Are ‘super teams’ good for the NBA?
via AP

Are ‘super teams’ good for the NBA?

#ILoveSuperTeams
#SuperTeamsSuck
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Once again, the superstar-filled Golden State Warriors are in the NBA Finals, much to the annoyance of many NBA fans. These super teams can generate a lot of interest and play some of the best basketball fans will ever see. However, making the NBA this top heavy is not good for small market teams, and ruins the competitive balance of thel eague. What do you think? 🏀

2 Mos Until Voting Ends
#ILoveSuperTeams
#SuperTeamsSuck

Exciting basketball must be immoral now.

Super teams make the NBA better by giving fans basketball at its highest level. When fans watch the sport, they don't want to see one or two stars on a team. They want to see as many stars as possible, like watching a fantasy team in real life. Fans get to watch an unequaled basketball product and pour money into the league for it.

The Golden State Warriors are one of the best teams in basketball, and the rest of the NBA should be thanking them. The Warriors play the game at the highest level with otherworldly shooting and seamless ball movement. This is the way basketball is supposed to be played.

The name recognition of this team gets more eyes on the league to see if anyone can contend with the Warriors. Or they get an audience to see what ridiculous achievement Kevin Durant, Stephen Curry, Klay Thompson or Draymond Green will accomplish. Either way, people are paying attention to the NBA because Golden State is so good.

It's not the Warriors fault the rest of the NBA can't keep up. If other teams want games to be close, maybe they should be competing harder instead of complaining about the boring games. Golden State should not apologize for being a "super team." It makes the NBA better.

When a star leaves one team to join a franchise full of stars, it makes the NBA less competitive. Less competition means predictable game outcomes. More predictable outcomes mean a boring product. A boring product means less consumption. Super teams are ruining the NBA.

The Golden State Warriors might be the pinnacle of basketball, but no one will watch the NBA if games are over by halftime. What’s supposed to be the most exciting time of the NBA season has been marred by large deficits, and games that are out of hand. The NBA has become boring, and superteams like the Warriors are the source of that.

A lot of NBA fans groaned when the Warriors reached another NBA Finals because it's just another year where money bought them a playoff berth. That's not what basketball is supposed to be.

The Warriors "super team" has taken the drama out of the NBA, and replaced it with bored resignation. Teams like Golden State are bad for the NBA.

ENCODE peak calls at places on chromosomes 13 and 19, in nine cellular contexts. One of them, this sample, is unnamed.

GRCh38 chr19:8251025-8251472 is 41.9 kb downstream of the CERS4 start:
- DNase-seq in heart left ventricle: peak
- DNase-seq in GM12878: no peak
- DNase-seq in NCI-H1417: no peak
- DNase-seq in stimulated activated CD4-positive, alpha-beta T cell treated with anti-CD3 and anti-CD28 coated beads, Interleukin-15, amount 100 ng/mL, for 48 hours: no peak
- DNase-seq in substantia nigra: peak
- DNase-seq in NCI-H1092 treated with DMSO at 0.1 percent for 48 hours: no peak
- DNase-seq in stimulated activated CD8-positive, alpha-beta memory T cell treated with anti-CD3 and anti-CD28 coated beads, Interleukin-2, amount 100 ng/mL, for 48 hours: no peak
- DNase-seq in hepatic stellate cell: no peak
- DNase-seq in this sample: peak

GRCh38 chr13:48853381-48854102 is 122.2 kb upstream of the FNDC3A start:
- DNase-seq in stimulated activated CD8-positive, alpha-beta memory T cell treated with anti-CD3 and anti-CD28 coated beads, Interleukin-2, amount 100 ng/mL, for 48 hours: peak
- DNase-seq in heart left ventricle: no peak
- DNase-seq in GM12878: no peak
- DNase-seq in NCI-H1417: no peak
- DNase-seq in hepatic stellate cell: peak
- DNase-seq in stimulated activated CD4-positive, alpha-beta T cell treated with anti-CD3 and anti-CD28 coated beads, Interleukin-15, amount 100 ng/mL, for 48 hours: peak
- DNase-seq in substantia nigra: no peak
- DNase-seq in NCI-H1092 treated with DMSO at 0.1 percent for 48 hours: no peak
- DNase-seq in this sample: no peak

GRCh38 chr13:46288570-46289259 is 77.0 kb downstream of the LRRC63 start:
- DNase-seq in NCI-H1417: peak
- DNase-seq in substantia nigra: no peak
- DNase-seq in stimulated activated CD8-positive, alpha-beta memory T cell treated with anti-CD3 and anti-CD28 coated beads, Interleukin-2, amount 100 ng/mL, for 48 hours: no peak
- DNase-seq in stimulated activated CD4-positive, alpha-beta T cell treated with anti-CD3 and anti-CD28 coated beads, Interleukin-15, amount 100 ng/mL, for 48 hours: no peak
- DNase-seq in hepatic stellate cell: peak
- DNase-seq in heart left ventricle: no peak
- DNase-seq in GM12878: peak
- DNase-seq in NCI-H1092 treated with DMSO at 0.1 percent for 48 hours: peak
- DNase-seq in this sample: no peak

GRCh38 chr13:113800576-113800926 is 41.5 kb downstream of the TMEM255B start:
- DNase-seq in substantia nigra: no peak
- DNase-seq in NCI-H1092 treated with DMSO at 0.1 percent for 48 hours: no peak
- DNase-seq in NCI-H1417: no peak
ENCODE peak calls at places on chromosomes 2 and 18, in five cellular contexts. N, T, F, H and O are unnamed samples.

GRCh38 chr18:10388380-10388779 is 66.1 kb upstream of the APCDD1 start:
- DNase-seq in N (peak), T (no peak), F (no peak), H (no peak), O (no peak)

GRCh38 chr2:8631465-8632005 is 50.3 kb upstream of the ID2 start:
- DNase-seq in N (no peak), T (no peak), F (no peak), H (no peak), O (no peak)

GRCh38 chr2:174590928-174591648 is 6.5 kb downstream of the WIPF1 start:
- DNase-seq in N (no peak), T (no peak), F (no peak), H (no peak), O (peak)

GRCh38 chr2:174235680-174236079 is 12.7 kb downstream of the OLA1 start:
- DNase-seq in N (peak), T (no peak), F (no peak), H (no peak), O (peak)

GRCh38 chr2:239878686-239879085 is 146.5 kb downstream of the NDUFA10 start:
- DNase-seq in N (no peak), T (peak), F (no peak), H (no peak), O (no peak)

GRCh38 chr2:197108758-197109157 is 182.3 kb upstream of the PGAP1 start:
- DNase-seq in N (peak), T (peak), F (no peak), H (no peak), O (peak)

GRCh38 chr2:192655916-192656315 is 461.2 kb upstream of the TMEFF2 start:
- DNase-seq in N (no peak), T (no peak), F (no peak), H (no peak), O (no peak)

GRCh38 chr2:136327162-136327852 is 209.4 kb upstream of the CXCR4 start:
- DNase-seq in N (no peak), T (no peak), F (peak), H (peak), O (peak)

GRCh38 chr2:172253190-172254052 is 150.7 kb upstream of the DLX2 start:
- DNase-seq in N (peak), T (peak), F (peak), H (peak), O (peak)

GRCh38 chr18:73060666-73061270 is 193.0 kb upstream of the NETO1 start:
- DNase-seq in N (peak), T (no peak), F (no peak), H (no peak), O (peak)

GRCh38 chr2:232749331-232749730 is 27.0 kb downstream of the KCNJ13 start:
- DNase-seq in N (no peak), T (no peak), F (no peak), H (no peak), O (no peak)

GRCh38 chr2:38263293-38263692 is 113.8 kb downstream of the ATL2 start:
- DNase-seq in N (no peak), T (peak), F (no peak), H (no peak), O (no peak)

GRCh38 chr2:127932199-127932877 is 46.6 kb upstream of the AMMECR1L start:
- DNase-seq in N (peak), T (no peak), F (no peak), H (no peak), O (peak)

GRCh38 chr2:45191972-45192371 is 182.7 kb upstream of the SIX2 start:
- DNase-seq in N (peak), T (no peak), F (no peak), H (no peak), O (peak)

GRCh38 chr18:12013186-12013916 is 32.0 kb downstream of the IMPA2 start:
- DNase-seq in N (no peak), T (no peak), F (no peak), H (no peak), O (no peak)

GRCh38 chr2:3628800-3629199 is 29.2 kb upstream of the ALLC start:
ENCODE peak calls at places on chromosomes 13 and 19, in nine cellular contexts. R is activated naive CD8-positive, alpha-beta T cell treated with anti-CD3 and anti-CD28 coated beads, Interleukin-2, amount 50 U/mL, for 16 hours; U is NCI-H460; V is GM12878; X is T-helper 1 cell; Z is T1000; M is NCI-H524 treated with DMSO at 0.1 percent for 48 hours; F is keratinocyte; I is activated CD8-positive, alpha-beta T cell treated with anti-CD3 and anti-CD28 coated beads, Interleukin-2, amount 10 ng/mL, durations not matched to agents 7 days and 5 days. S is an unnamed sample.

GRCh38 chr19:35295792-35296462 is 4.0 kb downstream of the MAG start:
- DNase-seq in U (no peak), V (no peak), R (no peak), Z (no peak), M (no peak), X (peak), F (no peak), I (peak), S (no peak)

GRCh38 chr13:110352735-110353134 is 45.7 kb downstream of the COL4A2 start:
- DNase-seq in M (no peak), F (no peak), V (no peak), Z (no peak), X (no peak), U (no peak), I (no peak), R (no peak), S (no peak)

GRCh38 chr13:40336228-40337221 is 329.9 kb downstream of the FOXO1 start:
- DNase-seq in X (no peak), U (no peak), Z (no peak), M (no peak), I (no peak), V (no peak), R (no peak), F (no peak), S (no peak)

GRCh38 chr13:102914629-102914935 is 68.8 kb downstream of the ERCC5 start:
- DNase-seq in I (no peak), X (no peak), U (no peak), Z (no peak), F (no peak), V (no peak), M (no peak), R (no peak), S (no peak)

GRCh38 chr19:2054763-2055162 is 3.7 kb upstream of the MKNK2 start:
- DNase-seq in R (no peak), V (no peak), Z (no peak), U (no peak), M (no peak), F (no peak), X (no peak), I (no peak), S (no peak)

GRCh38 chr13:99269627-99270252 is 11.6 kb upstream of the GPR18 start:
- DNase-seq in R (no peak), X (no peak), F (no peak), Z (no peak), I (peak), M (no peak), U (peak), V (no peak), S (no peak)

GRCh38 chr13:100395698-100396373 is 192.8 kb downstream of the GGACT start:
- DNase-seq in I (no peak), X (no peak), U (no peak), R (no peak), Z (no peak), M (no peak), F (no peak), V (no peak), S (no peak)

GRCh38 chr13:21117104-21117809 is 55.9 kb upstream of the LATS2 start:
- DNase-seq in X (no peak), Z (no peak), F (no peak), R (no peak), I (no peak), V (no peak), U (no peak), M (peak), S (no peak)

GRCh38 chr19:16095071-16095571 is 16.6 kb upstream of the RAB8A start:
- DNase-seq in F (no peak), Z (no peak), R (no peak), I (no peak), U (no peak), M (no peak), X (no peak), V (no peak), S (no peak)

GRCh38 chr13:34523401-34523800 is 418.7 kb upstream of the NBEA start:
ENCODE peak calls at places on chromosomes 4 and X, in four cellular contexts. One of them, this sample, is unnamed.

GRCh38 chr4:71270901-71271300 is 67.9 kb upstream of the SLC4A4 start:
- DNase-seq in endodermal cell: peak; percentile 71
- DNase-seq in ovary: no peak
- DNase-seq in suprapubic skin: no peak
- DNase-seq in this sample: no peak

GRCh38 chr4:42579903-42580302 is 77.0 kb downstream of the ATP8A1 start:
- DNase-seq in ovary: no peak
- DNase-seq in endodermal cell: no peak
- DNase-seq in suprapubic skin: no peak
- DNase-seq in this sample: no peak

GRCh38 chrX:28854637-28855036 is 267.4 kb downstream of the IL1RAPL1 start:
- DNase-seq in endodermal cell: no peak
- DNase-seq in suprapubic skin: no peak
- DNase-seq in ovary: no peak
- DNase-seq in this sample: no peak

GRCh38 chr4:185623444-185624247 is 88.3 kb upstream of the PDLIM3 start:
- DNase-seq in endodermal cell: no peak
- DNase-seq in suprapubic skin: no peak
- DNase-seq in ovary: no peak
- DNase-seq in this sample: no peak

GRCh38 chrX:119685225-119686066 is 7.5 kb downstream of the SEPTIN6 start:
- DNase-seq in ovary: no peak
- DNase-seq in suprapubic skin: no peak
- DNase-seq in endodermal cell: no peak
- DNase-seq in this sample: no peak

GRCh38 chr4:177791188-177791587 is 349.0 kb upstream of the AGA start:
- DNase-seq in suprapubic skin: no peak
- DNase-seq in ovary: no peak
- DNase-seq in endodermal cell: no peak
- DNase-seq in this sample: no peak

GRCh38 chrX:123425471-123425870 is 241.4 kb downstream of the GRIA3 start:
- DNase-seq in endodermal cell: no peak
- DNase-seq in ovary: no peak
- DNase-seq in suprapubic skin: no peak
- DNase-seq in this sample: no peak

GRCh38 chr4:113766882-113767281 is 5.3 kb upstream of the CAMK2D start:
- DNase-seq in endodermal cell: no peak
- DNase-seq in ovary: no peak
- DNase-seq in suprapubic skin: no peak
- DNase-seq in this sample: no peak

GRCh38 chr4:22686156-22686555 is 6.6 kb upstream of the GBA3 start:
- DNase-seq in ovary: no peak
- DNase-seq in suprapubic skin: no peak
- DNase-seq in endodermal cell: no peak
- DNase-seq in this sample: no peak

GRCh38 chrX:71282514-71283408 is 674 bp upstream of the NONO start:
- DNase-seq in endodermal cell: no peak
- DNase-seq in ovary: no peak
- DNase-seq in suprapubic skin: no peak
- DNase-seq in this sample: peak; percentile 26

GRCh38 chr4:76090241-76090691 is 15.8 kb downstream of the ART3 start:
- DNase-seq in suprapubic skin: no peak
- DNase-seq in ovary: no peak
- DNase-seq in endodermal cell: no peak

People act like super teams are a plague in the NBA. In truth, All-Stars coming together to give fans basketball at the highest level is the best thing to happen to the NBA.

Michael Jordan may not like super teams, but the players don't seem to mind. LeBron James was ousted by the Warriors last year, and thinks they are great for the NBA:

I think it's great. It's great for our league. Look at our TV ratings. Look at the money our league is pouring in. Guys are loving the game. Our fans love the game.

People think super teams means an automatic winner. More often than not, these teams ruined the league by taking stars away from squads and still lose with bad play. Check out these super teams that did more harm than good.

The NBA is all about competition. If there is a guy better than you in the league, you put in the work to bury him. There should be a no-surrender mentality in the NBA, but instead, the league's best players are giving up.

Instead of creating their own legacies, they are sharing them with teammates they couldn't beat. That is weak, and it shouldn't be a part of the game. Alex Mullany at Sportskeeda has some thoughts on super teams and how they are ruining the game.

When players declare their eligibility for the NBA draft, it’s supposed to be a joyous occasion where the dream of playing in the NBA is achieved after many committed hours of hard work and dedication. Once playing, the thoughts of winning a championship come to mind. It brings the principle of working hard to accomplish your goals. By skipping that part in hopes you get on one of the super teams via trade or other methods, you morally want the easiest way of getting what the majority of others work hardest for.
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